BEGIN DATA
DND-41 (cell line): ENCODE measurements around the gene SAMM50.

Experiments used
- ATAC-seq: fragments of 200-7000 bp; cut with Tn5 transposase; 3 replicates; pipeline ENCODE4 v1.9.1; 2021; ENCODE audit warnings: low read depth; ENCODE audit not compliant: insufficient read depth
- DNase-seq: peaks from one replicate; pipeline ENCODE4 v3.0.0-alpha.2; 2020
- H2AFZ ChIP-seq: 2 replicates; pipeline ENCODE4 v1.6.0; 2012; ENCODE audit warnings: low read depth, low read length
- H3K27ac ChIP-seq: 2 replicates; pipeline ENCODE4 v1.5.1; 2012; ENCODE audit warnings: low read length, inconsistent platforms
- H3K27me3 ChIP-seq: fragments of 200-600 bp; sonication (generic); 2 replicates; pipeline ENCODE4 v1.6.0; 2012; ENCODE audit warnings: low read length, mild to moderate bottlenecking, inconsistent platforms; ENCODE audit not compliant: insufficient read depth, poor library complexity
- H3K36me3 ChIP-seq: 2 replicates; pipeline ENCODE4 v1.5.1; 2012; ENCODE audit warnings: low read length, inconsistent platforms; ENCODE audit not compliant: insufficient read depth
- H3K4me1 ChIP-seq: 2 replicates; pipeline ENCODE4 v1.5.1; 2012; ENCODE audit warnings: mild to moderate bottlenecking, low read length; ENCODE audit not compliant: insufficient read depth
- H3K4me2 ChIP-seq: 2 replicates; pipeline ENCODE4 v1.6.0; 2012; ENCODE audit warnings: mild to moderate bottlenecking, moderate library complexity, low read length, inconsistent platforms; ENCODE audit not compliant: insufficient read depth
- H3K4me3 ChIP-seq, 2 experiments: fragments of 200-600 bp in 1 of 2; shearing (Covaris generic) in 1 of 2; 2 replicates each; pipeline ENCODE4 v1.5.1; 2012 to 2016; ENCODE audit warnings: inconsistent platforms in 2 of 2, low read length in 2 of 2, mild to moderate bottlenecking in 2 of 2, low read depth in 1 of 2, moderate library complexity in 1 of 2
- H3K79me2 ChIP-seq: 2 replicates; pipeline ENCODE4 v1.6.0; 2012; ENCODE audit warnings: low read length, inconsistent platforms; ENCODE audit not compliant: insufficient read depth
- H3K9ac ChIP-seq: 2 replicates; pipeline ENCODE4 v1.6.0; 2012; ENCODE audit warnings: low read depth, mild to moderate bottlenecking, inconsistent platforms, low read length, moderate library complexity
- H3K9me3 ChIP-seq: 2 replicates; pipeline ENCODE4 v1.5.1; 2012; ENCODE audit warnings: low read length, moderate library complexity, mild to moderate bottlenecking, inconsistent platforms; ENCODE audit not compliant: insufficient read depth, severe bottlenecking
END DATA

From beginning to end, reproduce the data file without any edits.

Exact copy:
DND-41 (cell line): ENCODE measurements around the gene SAMM50.

Experiments used
- ATAC-seq: fragments of 200-7000 bp; cut with Tn5 transposase; 3 replicates; pipeline ENCODE4 v1.9.1; 2021; ENCODE audit warnings: low read depth; ENCODE audit not compliant: insufficient read depth
- DNase-seq: peaks from one replicate; pipeline ENCODE4 v3.0.0-alpha.2; 2020
- H2AFZ ChIP-seq: 2 replicates; pipeline ENCODE4 v1.6.0; 2012; ENCODE audit warnings: low read depth, low read length
- H3K27ac ChIP-seq: 2 replicates; pipeline ENCODE4 v1.5.1; 2012; ENCODE audit warnings: low read length, inconsistent platforms
- H3K27me3 ChIP-seq: fragments of 200-600 bp; sonication (generic); 2 replicates; pipeline ENCODE4 v1.6.0; 2012; ENCODE audit warnings: low read length, mild to moderate bottlenecking, inconsistent platforms; ENCODE audit not compliant: insufficient read depth, poor library complexity
- H3K36me3 ChIP-seq: 2 replicates; pipeline ENCODE4 v1.5.1; 2012; ENCODE audit warnings: low read length, inconsistent platforms; ENCODE audit not compliant: insufficient read depth
- H3K4me1 ChIP-seq: 2 replicates; pipeline ENCODE4 v1.5.1; 2012; ENCODE audit warnings: mild to moderate bottlenecking, low read length; ENCODE audit not compliant: insufficient read depth
- H3K4me2 ChIP-seq: 2 replicates; pipeline ENCODE4 v1.6.0; 2012; ENCODE audit warnings: mild to moderate bottlenecking, moderate library complexity, low read length, inconsistent platforms; ENCODE audit not compliant: insufficient read depth
- H3K4me3 ChIP-seq, 2 experiments: fragments of 200-600 bp in 1 of 2; shearing (Covaris generic) in 1 of 2; 2 replicates each; pipeline ENCODE4 v1.5.1; 2012 to 2016; ENCODE audit warnings: inconsistent platforms in 2 of 2, low read length in 2 of 2, mild to moderate bottlenecking in 2 of 2, low read depth in 1 of 2, moderate library complexity in 1 of 2
- H3K79me2 ChIP-seq: 2 replicates; pipeline ENCODE4 v1.6.0; 2012; ENCODE audit warnings: low read length, inconsistent platforms; ENCODE audit not compliant: insufficient read depth
- H3K9ac ChIP-seq: 2 replicates; pipeline ENCODE4 v1.6.0; 2012; ENCODE audit warnings: low read depth, mild to moderate bottlenecking, inconsistent platforms, low read length, moderate library complexity
- H3K9me3 ChIP-seq: 2 replicates; pipeline ENCODE4 v1.5.1; 2012; ENCODE audit warnings: low read length, moderate library complexity, mild to moderate bottlenecking, inconsistent platforms; ENCODE audit not compliant: insufficient read depth, severe bottlenecking